As well, Yoshino and Sachi as a couple are sort of bland and indicative of the type of character designs popular then. Yoshino’s hair is particularly distracting, as is the somewhat discomforting fact that his feelings for Sachi began when Sachi was still in middle school. Thankfully he had the wherewithal to leave town when he realized he had feelings for a child. There are still things that just don’t mesh about their strange relationship, though. It’s a little unbelievable that Yoshino would just happen to move in next door to his now-married old girlfriend (husband suspiciously never around) and her live-in younger brother. It’s also a little too convenient that Keiko seems totally okay with what happened between them and even not disturbed at all that her ex might pursue her little brother in earnest now. Yoshino and Sachi’s relationship takes a very standard BL arc from reacquainting themselves to each other after several years apart, to tip-toeing around their romantic feelings for each other, to the silly misunderstandings surrounding their sexual desires for one another.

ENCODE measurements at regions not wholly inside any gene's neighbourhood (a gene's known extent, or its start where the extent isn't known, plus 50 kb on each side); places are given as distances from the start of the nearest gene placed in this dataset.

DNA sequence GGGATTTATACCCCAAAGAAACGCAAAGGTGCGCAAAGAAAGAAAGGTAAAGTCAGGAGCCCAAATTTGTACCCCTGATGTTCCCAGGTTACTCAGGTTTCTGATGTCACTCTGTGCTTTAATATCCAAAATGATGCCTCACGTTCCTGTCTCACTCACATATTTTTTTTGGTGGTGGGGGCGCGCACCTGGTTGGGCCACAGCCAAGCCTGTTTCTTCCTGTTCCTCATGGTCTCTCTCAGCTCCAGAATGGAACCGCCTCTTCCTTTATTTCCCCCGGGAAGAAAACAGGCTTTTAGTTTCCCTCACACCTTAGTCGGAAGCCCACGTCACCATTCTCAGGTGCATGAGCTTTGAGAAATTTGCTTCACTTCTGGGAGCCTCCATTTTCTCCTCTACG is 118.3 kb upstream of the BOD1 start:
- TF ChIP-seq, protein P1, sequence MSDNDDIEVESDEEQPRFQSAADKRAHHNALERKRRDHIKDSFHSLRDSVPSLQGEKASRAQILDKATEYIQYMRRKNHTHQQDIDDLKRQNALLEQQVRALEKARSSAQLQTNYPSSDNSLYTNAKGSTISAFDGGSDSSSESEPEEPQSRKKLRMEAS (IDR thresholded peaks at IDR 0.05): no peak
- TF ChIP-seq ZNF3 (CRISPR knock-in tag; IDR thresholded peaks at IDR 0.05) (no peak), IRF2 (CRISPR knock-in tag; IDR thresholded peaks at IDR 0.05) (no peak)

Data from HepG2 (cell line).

Through all of this I found that the much more interesting character in the book, and the one detailed much better than the initial pair, is Tamotsu. In fact, the only reason the book even gets an M rating is Tamotsu, which at first is kind of irritating. The early focus of the story is on Yoshino and Sachi’s relationship, so having the only truly gay character, a side character and rival at that, be the only one having a physical relationship with anyone is frustrating. Particularly when those physical relationships, not until the very end of the book, contain no real romantic feelings. It’s really a masterfully played psyche out on Kano’s part to dangle romantic love between Yoshino and Sachi in our faces, then give us sex scenes with Tamotsu and a random stranger, then focus the core of the rest of the story on helping Tamotsu find love (and, more importantly, sex with love).